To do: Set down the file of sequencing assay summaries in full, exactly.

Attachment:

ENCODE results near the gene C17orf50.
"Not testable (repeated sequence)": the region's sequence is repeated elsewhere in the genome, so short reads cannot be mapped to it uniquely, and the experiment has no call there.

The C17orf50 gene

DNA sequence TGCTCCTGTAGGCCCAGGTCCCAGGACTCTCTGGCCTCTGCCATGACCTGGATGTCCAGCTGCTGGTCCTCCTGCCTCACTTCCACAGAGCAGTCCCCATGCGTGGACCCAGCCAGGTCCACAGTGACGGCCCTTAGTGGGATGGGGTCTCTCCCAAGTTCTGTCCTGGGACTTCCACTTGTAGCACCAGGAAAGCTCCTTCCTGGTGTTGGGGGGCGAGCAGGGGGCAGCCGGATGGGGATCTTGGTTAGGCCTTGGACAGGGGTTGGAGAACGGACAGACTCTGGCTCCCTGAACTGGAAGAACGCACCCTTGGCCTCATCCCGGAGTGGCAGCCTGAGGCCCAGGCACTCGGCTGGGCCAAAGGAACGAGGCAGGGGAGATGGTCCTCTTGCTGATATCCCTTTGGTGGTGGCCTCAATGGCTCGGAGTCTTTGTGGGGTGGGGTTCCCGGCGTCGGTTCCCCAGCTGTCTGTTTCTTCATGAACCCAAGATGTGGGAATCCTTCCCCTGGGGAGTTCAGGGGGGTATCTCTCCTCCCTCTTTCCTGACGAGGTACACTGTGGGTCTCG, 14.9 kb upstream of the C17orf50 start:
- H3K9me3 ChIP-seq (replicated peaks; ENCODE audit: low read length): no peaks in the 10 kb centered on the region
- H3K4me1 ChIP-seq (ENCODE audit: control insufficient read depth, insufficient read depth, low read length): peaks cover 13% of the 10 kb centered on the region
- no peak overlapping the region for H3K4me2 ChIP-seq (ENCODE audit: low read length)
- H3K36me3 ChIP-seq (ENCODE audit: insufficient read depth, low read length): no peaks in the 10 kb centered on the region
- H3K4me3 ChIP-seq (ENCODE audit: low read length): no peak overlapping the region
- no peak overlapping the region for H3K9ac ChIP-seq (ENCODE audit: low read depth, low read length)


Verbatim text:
ENCODE results near the gene C17orf50.
"Not testable (repeated sequence)": the region's sequence is repeated elsewhere in the genome, so short reads cannot be mapped to it uniquely, and the experiment has no call there.

The C17orf50 gene

DNA sequence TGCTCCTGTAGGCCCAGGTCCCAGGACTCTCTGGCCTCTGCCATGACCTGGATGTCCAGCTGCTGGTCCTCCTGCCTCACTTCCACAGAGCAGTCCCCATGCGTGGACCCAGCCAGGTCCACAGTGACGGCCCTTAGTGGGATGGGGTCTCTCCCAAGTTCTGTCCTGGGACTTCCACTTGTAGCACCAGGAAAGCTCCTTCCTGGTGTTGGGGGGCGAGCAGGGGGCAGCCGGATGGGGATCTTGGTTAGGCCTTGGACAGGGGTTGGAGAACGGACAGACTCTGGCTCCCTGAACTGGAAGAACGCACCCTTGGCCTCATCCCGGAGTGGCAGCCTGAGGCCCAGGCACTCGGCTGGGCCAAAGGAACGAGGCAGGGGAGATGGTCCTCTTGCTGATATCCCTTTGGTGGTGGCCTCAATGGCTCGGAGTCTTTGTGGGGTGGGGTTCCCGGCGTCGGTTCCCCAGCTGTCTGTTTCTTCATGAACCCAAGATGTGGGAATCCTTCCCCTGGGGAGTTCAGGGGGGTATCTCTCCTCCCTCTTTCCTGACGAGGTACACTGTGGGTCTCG, 14.9 kb upstream of the C17orf50 start:
- H3K9me3 ChIP-seq (replicated peaks; ENCODE audit: low read length): no peaks in the 10 kb centered on the region
- H3K4me1 ChIP-seq (ENCODE audit: control insufficient read depth, insufficient read depth, low read length): peaks cover 13% of the 10 kb centered on the region
- no peak overlapping the region for H3K4me2 ChIP-seq (ENCODE audit: low read length)
- H3K36me3 ChIP-seq (ENCODE audit: insufficient read depth, low read length): no peaks in the 10 kb centered on the region
- H3K4me3 ChIP-seq (ENCODE audit: low read length): no peak overlapping the region
- no peak overlapping the region for H3K9ac ChIP-seq (ENCODE audit: low read depth, low read length)